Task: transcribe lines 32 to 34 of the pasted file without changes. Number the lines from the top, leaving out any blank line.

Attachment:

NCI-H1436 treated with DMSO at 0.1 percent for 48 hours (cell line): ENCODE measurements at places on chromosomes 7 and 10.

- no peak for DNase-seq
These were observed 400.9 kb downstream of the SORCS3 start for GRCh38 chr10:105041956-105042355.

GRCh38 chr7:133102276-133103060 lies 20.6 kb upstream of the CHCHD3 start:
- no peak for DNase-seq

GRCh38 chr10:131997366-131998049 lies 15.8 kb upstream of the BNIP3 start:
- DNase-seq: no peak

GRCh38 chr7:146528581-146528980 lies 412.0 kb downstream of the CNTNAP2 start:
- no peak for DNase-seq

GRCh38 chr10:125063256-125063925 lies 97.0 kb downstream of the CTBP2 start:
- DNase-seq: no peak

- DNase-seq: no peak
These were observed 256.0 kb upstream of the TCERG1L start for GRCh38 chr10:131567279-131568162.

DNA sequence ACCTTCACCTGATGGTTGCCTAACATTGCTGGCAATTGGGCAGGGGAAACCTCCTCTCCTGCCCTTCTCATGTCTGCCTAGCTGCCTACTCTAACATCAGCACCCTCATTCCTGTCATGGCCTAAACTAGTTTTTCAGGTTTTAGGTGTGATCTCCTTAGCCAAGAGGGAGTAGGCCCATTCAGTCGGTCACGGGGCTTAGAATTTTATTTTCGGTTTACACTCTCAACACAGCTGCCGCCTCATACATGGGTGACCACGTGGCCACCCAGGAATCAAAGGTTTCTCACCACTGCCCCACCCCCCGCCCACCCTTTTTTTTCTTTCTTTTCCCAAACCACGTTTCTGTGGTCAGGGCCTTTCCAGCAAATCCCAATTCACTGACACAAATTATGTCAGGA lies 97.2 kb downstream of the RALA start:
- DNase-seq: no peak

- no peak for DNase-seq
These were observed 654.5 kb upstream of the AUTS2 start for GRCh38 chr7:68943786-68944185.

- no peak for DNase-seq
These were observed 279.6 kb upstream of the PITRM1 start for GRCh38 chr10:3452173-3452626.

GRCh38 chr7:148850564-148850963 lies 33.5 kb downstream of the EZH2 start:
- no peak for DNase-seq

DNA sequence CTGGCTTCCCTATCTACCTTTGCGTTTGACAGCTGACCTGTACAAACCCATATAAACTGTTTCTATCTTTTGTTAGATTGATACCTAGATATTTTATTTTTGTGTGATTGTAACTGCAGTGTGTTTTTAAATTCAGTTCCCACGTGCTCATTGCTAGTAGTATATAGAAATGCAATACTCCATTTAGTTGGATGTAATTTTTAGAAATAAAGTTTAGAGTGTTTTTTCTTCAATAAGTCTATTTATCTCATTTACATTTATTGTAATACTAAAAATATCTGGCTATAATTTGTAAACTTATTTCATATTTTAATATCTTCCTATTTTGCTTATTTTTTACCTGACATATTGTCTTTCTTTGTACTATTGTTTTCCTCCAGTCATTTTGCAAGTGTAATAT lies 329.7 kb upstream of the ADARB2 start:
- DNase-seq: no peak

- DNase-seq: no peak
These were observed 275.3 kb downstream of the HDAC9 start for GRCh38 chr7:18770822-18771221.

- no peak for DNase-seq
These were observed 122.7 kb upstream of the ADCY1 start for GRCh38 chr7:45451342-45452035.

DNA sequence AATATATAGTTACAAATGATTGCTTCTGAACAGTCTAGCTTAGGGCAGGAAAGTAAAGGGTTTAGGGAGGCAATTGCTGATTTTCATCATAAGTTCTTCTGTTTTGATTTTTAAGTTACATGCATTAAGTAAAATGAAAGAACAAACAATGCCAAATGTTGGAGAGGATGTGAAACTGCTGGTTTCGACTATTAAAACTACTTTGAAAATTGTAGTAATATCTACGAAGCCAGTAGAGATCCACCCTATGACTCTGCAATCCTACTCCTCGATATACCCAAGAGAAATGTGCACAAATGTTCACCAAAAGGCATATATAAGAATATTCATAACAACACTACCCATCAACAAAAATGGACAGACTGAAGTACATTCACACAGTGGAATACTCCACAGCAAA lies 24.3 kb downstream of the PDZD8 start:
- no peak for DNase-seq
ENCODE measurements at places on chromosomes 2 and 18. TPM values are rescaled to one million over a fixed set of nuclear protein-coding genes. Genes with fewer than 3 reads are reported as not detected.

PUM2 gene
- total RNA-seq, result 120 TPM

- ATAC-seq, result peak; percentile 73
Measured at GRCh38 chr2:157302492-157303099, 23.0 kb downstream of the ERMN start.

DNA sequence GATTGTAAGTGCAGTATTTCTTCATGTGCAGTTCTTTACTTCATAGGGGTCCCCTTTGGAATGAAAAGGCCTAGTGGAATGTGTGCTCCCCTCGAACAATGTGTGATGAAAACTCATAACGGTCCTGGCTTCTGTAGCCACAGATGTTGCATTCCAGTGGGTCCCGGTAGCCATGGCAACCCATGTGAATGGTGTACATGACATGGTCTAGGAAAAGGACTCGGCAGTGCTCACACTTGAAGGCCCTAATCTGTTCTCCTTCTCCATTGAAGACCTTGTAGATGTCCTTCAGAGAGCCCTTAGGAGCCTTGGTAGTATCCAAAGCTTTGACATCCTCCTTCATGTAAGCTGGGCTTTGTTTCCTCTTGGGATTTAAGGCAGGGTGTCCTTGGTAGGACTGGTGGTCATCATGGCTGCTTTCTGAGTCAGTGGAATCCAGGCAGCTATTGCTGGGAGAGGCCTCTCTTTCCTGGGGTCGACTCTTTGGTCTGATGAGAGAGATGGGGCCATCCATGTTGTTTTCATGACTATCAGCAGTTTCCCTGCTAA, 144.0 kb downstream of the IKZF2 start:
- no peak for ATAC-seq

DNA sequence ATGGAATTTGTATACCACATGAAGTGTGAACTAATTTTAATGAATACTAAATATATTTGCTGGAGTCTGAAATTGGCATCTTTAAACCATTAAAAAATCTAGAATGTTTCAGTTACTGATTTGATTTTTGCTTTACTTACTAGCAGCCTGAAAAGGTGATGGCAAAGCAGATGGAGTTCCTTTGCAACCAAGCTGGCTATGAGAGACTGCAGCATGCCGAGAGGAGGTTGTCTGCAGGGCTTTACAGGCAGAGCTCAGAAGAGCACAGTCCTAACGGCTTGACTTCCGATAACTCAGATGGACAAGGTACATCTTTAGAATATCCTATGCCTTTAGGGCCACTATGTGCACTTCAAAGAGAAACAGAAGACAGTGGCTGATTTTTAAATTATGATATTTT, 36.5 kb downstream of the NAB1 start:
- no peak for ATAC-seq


- total RNA-seq, result 120 TPM

- ATAC-seq, result peak; percentile 73
Measured at GRCh38 chr2:157302492-157303099, 23.0 kb downstream of the ERMN start.